Break starts :)
We were asked to return our scribble pads which made no sense as the instructions stated the opposite. I argued but to no avail. Finally, I had to forgo it. So, I do not have my Paper 1 scribble pad. I came back to the car and drank some lemonade. The pizza was cooked and we had to take it away. However, once my father tried to start the car, it did not start. He tried again and again, but it was of no use. Imagine the car not starting after such an exhausting paper! My father took an auto to Domino’s pizza and brought our lunch. I ate Kurkure, amla, and orange by that time. I had to stay in the hot vehicle with no AC and negligible wind. The whole time, I did not think much about paper 1 except that I felt it was easier than previous years’ paper 1s and was expecting a higher top score this year. Pizza came by 1 pm, and I ate 5 slices of a medium pizza and had some more amla in the end. I left by 1:40 pm to sit for paper 2. I was shocked to see that our seats were changed. That was such a gross logistical failure in the middle of a pandemic. I took my new seat, went to the washroom as per time, and waited.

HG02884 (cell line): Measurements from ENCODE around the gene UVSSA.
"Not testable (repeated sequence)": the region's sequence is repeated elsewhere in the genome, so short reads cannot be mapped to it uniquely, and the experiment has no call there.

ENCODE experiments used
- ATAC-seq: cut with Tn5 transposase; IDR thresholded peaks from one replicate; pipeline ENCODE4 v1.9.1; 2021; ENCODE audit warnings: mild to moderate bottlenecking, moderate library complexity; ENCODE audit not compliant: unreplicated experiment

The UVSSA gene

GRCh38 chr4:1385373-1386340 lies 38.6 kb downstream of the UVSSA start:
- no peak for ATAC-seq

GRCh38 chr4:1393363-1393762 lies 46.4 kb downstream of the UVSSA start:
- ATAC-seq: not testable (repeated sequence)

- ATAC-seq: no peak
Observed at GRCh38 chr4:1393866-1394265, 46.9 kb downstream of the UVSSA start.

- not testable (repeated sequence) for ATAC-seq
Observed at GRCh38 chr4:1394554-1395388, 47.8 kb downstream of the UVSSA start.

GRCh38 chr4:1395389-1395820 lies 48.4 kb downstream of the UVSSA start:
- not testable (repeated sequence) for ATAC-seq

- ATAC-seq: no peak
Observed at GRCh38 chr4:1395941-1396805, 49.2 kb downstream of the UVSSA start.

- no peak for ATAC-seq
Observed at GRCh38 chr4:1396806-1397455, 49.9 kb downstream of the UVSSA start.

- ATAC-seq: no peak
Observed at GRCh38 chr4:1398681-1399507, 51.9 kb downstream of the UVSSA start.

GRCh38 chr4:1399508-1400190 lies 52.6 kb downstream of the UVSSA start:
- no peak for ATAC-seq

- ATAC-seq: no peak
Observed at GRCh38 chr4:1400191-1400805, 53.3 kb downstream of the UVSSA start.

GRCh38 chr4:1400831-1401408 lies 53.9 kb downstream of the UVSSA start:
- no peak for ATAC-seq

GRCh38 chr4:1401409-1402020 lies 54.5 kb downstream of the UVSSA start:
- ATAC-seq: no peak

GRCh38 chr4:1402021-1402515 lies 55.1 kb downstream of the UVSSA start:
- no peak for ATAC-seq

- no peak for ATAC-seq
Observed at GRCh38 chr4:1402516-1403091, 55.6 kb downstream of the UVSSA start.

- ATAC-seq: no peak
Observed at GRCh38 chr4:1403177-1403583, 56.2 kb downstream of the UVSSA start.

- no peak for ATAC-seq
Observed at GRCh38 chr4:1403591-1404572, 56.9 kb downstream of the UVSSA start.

The instructions screen was up 10 min before the exam. Again, not much of an unexpected marking scheme; single correct replaced by single integer. Paper 2 starts! I went to Maths having the same strategy as before. In the first 20 min, I could just answer 3 single correct which was quite a setback. I moved on to multiple, which were lengthy as well, so I marked some for review and went on to numerical. I saved some time in those as I found them much easier to calculate. By the end of 80 mins, I had about 7 questions for review in maths and switched on to physics.
The physics single integers were quite awesome, however, I couldn’t find exact answers for most. I skipped 4/6 of them and went on to multiple, which I sailed through quite easily. I also tried to take lower risks and did not mark any option which I was skeptical of, due to partial marking. Numericals took some time in calculation and even I was not sure about the answers which I calculated.